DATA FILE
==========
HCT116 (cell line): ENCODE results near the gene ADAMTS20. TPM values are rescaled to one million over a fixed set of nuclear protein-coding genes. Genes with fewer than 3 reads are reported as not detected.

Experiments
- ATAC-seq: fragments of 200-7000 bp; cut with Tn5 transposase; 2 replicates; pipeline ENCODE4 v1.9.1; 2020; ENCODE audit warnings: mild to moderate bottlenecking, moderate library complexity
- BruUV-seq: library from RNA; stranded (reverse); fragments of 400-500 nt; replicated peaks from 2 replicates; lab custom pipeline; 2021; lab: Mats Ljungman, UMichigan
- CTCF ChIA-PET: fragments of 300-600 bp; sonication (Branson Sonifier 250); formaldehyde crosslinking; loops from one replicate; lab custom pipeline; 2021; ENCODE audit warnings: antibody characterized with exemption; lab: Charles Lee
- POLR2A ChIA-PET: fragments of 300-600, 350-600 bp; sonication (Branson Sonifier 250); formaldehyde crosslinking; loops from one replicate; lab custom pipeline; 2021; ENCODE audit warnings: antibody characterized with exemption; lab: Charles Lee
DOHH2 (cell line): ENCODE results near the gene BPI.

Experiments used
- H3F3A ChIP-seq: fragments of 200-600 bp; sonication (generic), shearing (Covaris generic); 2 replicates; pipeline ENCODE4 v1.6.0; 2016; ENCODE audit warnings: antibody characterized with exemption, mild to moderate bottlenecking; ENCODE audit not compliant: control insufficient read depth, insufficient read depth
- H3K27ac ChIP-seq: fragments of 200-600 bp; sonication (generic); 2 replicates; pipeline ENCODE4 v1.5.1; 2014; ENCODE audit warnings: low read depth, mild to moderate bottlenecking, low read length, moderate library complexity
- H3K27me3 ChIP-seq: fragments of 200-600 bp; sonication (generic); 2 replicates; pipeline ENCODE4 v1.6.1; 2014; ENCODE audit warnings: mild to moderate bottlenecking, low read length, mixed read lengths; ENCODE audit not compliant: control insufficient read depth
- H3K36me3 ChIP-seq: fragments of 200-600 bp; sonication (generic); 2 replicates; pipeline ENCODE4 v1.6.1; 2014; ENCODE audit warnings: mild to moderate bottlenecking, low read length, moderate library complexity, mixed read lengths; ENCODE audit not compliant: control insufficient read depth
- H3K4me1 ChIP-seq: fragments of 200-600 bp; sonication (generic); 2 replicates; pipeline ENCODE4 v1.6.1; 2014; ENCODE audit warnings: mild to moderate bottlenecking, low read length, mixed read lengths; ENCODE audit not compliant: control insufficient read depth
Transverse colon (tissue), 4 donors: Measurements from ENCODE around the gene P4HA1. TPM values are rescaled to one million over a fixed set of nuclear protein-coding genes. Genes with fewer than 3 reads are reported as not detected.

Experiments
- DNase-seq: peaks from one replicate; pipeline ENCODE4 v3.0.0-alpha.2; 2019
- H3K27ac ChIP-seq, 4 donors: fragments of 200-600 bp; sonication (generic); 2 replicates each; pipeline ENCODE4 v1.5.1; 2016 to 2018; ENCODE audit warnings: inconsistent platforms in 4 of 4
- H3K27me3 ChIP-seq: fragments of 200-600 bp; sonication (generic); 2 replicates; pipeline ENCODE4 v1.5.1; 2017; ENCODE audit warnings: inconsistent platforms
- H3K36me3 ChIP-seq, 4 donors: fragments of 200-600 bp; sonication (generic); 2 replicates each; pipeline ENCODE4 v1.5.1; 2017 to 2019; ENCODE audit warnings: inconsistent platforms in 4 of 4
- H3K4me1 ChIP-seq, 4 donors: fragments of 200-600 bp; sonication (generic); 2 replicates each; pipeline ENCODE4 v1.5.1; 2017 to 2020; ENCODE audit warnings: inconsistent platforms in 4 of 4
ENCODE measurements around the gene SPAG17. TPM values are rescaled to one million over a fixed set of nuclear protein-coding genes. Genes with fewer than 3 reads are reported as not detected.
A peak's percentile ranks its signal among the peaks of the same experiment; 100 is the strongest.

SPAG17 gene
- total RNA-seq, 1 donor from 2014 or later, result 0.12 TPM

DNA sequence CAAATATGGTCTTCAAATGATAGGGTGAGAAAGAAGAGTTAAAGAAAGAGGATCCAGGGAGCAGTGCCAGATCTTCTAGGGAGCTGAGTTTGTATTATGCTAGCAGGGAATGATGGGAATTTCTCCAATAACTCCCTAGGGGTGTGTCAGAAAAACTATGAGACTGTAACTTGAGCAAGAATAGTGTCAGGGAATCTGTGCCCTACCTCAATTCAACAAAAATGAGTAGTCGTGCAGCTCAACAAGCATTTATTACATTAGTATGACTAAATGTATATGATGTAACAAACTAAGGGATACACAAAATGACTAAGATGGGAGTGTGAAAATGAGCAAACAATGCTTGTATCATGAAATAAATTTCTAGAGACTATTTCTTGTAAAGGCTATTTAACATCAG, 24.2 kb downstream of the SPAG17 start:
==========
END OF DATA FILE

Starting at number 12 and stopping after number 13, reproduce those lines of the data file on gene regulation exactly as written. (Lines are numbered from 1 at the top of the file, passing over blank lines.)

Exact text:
- H3K36me3 ChIP-seq: fragments of 200-600 bp; sonication (generic); 2 replicates; pipeline ENCODE4 v1.6.1; 2014; ENCODE audit warnings: mild to moderate bottlenecking, low read length, moderate library complexity, mixed read lengths; ENCODE audit not compliant: control insufficient read depth
- H3K4me1 ChIP-seq: fragments of 200-600 bp; sonication (generic); 2 replicates; pipeline ENCODE4 v1.6.1; 2014; ENCODE audit warnings: mild to moderate bottlenecking, low read length, mixed read lengths; ENCODE audit not compliant: control insufficient read depth